The Grand Union Canal
The Grand Union Canal, a waterway used for transporting goods. It dates to the Imperial period, when it was the Warwick and Napton Canal, and part of the link between Birmingham and London.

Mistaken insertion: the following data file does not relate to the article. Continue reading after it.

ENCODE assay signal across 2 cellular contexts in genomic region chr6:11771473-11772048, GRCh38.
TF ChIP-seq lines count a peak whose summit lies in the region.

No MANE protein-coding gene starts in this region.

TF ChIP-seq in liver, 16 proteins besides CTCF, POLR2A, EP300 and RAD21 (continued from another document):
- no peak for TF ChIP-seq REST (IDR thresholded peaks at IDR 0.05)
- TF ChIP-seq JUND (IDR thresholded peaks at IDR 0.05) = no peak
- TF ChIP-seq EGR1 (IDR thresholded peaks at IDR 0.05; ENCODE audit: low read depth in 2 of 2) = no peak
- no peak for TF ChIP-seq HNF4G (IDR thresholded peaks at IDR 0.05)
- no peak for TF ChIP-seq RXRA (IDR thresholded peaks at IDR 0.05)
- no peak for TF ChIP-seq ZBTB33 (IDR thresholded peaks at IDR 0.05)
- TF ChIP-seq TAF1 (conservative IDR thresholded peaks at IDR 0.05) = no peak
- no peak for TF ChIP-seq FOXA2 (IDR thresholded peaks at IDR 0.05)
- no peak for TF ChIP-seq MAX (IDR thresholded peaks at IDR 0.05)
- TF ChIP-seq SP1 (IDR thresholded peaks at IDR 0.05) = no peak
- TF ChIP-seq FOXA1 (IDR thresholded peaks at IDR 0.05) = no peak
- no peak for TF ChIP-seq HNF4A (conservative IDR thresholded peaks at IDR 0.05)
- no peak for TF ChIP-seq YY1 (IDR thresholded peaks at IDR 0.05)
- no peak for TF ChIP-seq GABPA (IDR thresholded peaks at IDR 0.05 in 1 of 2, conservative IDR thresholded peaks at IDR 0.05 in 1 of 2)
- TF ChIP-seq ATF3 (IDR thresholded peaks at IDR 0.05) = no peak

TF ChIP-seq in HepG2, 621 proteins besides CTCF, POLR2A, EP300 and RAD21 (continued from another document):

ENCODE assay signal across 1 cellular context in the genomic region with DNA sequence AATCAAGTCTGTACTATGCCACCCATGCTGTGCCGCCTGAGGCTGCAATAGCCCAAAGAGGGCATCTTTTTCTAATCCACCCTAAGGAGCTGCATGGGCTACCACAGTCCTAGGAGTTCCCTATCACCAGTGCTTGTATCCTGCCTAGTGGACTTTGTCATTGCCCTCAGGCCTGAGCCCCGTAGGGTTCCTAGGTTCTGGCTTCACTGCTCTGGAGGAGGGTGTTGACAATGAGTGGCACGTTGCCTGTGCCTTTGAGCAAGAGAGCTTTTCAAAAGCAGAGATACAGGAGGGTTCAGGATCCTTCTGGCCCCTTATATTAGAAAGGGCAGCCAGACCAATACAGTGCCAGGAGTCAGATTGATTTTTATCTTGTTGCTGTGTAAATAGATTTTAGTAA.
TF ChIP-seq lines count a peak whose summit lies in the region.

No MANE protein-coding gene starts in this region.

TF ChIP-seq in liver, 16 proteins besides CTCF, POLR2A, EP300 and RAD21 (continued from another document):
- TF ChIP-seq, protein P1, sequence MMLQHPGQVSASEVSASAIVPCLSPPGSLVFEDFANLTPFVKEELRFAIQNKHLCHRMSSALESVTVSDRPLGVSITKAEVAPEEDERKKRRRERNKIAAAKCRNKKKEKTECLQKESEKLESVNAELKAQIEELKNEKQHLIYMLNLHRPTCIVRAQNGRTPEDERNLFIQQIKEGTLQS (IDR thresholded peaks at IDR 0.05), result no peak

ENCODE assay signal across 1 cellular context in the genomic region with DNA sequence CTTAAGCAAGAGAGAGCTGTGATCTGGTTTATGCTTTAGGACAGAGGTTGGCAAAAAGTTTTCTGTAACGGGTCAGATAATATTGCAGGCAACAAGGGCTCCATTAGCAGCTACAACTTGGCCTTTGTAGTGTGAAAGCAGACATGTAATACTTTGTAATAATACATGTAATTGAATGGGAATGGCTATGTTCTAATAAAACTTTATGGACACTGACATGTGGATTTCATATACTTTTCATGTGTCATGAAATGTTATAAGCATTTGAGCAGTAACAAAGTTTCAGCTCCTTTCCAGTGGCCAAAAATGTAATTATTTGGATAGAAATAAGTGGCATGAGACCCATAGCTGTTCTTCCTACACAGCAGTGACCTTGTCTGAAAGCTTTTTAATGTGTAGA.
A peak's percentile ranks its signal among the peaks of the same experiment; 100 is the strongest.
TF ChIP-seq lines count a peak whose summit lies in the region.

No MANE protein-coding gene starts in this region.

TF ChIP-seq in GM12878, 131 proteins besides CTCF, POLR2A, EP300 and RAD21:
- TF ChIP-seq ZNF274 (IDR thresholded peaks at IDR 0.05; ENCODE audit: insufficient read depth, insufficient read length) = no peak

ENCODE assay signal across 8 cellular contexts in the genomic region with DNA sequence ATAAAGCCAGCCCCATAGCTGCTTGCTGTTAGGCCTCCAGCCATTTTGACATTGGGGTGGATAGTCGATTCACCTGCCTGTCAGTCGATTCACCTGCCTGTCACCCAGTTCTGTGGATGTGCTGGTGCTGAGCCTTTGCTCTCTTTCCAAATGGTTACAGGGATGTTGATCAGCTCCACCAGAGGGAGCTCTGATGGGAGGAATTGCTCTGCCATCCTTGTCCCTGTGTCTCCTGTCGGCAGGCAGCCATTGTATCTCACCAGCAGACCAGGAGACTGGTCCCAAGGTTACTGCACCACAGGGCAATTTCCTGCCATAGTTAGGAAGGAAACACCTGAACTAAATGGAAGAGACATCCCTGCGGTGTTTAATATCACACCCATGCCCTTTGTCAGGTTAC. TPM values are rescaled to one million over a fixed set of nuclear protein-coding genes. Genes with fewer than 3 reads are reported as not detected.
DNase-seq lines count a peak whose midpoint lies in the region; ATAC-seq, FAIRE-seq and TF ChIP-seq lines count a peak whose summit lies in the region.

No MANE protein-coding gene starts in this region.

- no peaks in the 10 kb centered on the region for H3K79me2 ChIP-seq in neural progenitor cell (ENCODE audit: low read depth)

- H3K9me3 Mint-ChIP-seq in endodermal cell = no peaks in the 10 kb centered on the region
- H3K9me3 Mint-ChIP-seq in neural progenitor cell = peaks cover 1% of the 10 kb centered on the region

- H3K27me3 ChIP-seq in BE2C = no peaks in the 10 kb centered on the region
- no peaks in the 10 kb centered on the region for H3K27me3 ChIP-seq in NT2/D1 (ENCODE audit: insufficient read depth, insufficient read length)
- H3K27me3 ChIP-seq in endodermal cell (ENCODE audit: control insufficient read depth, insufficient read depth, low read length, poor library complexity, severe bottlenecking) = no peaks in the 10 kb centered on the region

1 The W and N C was authorised in 1794 and was built and opened simultaneously with the Warwick and Birmingham Canal in 1800. It was therefore an essential link in the route from Birmingham to London which was completed by 1805. Initially prosperous, it was badly hit first by the opening of the Fazeby – Coventry Canal to Oxford Canal route to London, and later by the railways. By 1845 Warwick Canal was in the hands of the receiver, but struggled on. By 1929 the canal was absorbed into the Grand Union Canal Company who invested in new locks, bridges and warehousing in the hope of rejuvenating the canal. It was the GUCCo who gave the canal its characteristic wide concrete locks, often leaving the old narrow locks alongside as overflow channels. There is a good deal of evidence of the type of trade the canal indulged in along the banks. Most notable are the wharves at Emscote (WA 2154) and the spurs and wharves serving the cement and lime works near Stockton. The canal has 25 locks from Warwick to Napton serving to first lower and then raise the level into and out of the Avon Valley. There are 34 numbered bridges and three aqueducts. The canal is 14.5 miles long.